In my earlier post on tackling coronavirus in slums, I recommended that community leaders be enlisted and supported to lead the response.
Local chiefs or councillors, religious leaders, traditional healers and other respected figures, I argued, “are best placed to advise on the appropriate isolation units and on the measures and constraints that might be accepted by the inhabitants of each informal settlement. This is particularly important in slums where the state has limited legitimacy and capacity … [Leaders] can also develop measures of their own, which may be more appropriate to the local context than broad-based policies developed by central governments.”
In his book Ebola: How a People’s Science Helped End an Epidemic, Paul Richards provides an excellent example of a community-led effort.
Musa Kallon, the paramount chief of Jawei chiefdom in eastern Sierra Leone, lost his wife and daughter to Ebola shortly after the disease entered the country across the nearby border with Guinea in May 2014. He himself wasn’t fully trusted by some of his constituents, who believed he and the ruling political party were somehow using Ebola to reduce opposition votes, and his warnings about the importance of safe burials (the virus is passed on through bodily fluids, and the washing and burial of corpses is a key transmission channel) were initially ignored.
The funerals of the chiefdom’s first victims accelerated the spread of the disease, and after Chief Kallon went into self-isolation, he almost succumbed to despair. Then he remembered that he was descended from a line of warriors. ‘All is not lost,’ he told himself. ‘I go nowhere and fight for the chiefdom I love.’
Paul Richards describes what the chief did next:
“Allowing no one to come physically close to him, he arranged the recruitment and training of fifty-two young men from all parts of the chiefdom, as an anti-Ebola task force. The job of this force was to teach villagers about the disease risks, find the sick, and raise the alarm. It also supplied recruits as surveillance workers, contact tracers and members of burial teams.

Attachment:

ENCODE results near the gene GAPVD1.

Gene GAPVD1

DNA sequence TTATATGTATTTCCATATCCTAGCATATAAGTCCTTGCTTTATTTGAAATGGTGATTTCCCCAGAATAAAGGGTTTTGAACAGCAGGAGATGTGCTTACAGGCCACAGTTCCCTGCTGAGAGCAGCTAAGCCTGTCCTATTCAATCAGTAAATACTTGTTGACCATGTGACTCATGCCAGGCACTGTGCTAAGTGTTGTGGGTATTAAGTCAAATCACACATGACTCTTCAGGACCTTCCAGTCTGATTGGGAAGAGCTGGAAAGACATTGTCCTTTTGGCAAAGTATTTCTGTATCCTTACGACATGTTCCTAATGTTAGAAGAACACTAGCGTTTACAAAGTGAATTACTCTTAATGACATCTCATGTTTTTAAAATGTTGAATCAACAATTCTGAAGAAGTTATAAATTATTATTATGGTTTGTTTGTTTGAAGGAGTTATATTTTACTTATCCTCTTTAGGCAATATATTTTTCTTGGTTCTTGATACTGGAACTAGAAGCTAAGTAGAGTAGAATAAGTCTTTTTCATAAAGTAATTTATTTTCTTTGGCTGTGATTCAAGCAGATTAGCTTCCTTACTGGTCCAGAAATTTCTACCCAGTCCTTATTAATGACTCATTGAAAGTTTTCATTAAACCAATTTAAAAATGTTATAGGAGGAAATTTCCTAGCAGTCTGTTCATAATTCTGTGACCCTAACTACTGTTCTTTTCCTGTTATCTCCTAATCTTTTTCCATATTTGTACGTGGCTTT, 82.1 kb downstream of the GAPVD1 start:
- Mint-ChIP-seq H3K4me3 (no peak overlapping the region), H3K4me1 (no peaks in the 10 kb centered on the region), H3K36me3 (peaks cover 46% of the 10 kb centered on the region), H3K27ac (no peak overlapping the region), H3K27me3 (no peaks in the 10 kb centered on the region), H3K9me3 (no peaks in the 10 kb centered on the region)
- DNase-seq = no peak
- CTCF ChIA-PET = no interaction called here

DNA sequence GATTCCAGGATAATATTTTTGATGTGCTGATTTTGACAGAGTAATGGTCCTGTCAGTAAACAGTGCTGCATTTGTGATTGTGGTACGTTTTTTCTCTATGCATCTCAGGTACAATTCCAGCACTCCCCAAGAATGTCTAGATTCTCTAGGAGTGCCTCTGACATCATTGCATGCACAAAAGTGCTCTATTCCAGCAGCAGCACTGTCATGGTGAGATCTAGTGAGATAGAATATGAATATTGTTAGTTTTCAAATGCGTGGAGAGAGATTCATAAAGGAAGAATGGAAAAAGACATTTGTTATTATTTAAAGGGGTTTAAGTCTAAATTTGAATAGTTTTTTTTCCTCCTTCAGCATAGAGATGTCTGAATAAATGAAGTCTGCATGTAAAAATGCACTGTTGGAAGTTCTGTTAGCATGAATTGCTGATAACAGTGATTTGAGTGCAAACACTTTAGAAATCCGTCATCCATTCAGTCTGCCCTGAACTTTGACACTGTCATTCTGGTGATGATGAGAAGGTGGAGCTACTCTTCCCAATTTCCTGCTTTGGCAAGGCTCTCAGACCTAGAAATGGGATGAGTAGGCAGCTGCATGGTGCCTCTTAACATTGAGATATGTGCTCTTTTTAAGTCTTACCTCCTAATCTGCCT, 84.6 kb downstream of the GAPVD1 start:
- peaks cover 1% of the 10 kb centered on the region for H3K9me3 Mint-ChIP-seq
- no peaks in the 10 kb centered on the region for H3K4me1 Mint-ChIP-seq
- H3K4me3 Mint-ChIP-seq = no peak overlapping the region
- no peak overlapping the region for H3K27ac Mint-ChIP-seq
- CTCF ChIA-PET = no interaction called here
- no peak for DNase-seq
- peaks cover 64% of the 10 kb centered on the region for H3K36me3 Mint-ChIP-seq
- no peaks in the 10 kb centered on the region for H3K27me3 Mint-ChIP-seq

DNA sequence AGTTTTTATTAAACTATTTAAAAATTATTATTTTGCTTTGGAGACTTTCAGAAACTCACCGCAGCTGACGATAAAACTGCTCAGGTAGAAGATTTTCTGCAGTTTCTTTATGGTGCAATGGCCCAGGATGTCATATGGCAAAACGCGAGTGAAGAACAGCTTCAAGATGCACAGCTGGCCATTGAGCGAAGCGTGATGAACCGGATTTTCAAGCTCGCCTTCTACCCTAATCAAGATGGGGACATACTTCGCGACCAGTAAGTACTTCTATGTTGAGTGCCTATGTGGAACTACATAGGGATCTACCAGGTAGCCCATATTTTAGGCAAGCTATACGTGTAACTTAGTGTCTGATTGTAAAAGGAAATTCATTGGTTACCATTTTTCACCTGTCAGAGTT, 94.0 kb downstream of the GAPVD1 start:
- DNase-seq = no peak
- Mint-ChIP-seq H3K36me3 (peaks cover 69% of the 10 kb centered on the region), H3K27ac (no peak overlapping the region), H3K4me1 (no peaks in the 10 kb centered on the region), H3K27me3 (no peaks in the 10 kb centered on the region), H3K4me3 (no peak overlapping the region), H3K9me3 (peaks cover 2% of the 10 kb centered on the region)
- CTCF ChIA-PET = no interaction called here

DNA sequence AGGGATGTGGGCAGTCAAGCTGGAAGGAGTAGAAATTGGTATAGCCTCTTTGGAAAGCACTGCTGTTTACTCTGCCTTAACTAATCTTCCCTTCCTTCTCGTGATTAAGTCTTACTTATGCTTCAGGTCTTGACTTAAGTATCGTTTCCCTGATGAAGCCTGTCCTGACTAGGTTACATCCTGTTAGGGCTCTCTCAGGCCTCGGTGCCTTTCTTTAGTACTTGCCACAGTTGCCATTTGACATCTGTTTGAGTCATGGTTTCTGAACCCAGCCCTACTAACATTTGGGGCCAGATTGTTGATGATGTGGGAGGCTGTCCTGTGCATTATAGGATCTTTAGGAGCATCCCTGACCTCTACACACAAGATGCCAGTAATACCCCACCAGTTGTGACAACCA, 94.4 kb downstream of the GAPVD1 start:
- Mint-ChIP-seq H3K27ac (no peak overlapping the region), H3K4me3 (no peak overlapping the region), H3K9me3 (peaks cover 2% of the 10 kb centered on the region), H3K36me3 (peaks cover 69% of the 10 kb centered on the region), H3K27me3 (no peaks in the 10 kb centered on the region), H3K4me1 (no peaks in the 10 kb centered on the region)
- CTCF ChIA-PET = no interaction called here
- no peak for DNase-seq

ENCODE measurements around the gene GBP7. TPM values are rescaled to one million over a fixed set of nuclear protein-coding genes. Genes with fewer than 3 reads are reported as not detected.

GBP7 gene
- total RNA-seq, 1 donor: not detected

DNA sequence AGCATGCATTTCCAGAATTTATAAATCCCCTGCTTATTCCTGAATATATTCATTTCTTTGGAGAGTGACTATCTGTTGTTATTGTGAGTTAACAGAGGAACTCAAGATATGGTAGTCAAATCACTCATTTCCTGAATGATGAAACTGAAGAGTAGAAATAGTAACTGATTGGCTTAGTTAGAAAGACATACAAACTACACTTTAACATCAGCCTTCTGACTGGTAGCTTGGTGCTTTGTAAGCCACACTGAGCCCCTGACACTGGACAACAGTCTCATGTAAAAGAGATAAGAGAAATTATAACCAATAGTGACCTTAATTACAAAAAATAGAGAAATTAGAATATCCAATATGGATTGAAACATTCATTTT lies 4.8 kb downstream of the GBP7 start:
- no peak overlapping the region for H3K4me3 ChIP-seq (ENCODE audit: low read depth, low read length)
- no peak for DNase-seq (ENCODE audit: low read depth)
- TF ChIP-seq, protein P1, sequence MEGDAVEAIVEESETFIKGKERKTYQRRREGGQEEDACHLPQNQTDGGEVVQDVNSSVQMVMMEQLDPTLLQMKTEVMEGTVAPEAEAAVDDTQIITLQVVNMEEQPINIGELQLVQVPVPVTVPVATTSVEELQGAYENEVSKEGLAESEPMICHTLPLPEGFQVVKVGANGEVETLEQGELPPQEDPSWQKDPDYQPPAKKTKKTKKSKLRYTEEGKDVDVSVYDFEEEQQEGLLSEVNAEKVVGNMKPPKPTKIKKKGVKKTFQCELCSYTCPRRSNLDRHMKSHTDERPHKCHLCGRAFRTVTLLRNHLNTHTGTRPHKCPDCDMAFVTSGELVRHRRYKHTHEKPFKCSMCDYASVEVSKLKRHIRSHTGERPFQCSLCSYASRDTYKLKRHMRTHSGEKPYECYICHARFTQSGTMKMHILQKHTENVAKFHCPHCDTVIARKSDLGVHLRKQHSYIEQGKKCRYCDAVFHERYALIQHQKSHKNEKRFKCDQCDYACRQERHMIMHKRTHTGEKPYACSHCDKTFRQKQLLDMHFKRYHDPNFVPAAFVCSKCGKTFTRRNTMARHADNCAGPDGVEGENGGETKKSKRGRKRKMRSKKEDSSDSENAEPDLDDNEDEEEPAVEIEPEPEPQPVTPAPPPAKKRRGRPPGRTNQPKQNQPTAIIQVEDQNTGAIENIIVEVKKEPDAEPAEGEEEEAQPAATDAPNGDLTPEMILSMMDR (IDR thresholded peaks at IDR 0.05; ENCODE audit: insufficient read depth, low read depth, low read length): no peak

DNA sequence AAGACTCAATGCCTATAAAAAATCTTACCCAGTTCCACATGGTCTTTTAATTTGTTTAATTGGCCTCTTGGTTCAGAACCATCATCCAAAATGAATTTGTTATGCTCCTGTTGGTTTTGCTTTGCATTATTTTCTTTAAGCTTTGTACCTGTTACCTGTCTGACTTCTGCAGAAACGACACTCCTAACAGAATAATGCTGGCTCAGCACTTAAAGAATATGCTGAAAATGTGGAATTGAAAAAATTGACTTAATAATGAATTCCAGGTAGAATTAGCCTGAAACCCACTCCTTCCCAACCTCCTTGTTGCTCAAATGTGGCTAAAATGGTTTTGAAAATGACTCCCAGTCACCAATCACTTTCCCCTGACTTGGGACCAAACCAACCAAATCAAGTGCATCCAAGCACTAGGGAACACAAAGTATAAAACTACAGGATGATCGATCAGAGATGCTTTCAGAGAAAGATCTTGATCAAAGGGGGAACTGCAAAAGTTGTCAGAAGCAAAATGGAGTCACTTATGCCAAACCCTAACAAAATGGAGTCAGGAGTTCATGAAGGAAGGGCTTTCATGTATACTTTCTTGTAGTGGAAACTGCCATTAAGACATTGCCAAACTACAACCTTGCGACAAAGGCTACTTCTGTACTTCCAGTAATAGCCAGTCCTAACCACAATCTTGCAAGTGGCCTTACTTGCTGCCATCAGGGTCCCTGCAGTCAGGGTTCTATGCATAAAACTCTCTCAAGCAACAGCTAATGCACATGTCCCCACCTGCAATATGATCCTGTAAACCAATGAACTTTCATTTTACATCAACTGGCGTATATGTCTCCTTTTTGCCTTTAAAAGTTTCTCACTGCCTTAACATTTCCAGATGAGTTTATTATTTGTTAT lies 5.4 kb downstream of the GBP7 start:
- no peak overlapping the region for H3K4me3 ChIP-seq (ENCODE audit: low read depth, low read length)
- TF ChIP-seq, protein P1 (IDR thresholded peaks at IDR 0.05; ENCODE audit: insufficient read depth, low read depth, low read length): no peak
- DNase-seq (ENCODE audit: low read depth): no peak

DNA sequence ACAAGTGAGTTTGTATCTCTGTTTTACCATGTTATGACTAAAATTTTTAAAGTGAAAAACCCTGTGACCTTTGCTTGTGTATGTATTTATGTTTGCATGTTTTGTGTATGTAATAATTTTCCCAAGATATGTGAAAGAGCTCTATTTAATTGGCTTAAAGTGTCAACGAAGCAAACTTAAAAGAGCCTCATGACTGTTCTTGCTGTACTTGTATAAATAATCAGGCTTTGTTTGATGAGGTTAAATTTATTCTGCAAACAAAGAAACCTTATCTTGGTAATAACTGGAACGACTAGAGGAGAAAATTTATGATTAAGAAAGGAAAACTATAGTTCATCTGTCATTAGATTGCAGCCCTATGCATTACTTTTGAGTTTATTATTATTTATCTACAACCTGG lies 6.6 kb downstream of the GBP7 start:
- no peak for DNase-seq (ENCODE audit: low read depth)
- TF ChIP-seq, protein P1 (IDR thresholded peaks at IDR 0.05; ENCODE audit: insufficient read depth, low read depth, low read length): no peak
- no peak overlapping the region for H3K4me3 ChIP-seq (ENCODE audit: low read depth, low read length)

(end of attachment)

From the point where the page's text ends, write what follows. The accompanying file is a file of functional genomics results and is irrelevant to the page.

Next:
“Bye-laws were drafted to regulate local movement, and task force members blocked roads. The rule became that if the village chief did not know a visitor that person would be prevented from entering a village. The message was ‘no roaming, stay at home.’ Chief Kallon made ‘a noise’ about Ebola wherever he could, including on the radio, and with agencies such as Médecins sans Frontieres, who supplied buckets, chlorine and other items.”
It took a while for the task force’s work to be appreciated. Many people steered clear of the chief’s compound and some task force members were evicted from their homes (Chief Kallon housed them in his compound). But when infections began to decline rapidly, people were won over. Outside responders such as MSF and the government supported rather than dictated the chief’s efforts, and the chiefdom was soon free of the disease.
A response led by the community and supported by outsiders is likely to be the most effective means of controlling COVID-19 in slums. Chief Kallon’s bye-laws also have resonance, particularly if streets or districts isolate themselves into self-sufficient cohort units. That communities were won round only after they saw positive impacts of the approach, moreover, points to the need for humility when it comes to imposing laws – compliance cannot be taken for granted just because a law comes from on high, and even people with little formal education can develop a strong enough grasp of emerging science to assess the merit of different disease control strategies.
An approach based on respect gradually evolved across Sierra Leone. Chief Kallon’s approach later became a model for local responses across the whole country, and an epidemic that the US Centers for Disease Control had predicted would infect 1.4 million people (with an average case fatality ratio of 50%) was ended after only 29,000 infections and 11,000 deaths.
As Richards observes, “In effect, communities had begun to think like epidemiologists, and epidemiologists (in providing timely and relevant advice to local agents) had begun to think like communities. An evidence-based people’s science of Ebola control had begun to emerge.”